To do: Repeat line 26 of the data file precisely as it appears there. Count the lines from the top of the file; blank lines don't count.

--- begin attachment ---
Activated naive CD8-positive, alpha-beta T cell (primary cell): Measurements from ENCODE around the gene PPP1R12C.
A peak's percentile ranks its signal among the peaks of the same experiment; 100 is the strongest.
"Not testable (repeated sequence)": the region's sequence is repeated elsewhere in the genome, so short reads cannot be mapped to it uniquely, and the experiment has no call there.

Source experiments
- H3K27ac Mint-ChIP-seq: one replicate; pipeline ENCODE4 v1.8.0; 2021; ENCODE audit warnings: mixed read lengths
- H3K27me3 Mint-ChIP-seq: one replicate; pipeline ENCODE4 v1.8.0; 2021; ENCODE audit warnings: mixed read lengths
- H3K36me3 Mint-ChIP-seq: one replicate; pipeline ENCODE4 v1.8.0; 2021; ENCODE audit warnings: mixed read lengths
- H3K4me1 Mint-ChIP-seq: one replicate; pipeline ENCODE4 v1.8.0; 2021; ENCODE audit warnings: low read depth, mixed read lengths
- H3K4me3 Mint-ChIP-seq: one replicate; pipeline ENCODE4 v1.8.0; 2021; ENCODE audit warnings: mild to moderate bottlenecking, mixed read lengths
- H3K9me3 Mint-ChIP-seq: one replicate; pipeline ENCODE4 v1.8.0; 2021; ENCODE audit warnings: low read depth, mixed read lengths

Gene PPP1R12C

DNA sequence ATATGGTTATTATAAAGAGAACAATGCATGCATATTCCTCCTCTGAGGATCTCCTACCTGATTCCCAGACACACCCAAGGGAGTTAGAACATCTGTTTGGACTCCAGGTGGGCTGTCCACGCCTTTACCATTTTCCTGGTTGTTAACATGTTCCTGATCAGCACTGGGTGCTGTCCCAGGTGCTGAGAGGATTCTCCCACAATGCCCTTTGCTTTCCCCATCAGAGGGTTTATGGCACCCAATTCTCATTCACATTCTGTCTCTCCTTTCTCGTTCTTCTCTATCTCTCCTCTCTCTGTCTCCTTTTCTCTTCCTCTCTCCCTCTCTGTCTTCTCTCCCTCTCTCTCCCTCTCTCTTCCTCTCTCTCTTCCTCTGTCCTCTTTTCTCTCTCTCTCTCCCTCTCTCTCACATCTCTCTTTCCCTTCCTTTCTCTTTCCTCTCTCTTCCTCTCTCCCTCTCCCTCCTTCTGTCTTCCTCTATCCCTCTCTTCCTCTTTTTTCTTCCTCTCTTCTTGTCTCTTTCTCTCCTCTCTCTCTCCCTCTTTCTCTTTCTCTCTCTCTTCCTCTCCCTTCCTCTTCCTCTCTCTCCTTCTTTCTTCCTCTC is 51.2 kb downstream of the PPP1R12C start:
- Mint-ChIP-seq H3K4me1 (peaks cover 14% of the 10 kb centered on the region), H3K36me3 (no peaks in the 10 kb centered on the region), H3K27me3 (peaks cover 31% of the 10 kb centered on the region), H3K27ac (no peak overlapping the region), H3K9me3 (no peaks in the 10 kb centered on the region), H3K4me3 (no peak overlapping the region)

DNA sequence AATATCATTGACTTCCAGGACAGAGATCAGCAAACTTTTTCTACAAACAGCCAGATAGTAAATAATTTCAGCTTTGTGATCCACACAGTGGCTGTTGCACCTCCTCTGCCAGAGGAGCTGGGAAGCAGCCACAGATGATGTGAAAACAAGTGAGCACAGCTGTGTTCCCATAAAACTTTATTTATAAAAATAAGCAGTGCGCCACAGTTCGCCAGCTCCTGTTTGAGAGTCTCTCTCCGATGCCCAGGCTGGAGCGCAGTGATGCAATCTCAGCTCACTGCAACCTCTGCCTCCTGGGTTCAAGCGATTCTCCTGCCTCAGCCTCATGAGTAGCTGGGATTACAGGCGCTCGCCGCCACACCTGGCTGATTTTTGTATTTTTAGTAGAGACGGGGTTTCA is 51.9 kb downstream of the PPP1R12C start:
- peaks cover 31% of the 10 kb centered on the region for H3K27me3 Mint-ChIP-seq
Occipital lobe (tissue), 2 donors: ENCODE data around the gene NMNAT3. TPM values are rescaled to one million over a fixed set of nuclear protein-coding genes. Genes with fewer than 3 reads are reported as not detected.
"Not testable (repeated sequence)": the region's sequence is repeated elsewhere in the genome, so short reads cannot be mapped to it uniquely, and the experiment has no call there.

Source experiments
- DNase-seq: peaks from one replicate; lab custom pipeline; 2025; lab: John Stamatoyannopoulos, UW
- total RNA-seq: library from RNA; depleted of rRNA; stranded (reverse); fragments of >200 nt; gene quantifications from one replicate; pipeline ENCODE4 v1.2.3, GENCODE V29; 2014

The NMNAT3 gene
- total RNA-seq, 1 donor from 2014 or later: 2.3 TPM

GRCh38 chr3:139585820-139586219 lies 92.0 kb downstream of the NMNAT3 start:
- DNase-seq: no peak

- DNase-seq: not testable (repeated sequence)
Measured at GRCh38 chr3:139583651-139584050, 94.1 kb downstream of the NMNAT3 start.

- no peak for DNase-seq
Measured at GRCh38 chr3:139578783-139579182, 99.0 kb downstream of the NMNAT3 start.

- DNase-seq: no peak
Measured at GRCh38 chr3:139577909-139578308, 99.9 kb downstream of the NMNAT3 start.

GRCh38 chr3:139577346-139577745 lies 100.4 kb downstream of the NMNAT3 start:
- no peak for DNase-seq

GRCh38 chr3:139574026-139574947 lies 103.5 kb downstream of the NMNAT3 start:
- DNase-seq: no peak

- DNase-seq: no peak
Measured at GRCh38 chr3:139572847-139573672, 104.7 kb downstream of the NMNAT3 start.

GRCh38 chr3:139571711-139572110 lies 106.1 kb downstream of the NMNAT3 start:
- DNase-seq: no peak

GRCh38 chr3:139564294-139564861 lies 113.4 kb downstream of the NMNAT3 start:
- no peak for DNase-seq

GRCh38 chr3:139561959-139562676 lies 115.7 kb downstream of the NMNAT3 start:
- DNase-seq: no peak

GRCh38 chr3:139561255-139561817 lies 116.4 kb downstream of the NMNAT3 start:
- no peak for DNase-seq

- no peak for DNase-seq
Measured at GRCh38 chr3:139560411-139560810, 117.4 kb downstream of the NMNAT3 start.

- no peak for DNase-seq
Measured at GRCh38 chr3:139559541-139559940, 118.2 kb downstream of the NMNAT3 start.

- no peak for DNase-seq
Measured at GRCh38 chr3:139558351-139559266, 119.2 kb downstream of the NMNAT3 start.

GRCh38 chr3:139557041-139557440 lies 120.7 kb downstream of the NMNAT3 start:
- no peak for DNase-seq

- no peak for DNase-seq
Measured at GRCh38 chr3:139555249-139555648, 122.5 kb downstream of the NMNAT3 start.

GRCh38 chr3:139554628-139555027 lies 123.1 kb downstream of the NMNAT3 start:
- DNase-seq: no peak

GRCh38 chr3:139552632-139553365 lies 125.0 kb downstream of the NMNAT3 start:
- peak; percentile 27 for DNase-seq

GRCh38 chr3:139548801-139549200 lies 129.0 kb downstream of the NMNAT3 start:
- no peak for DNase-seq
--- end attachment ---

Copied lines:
Measured at GRCh38 chr3:139583651-139584050, 94.1 kb downstream of the NMNAT3 start.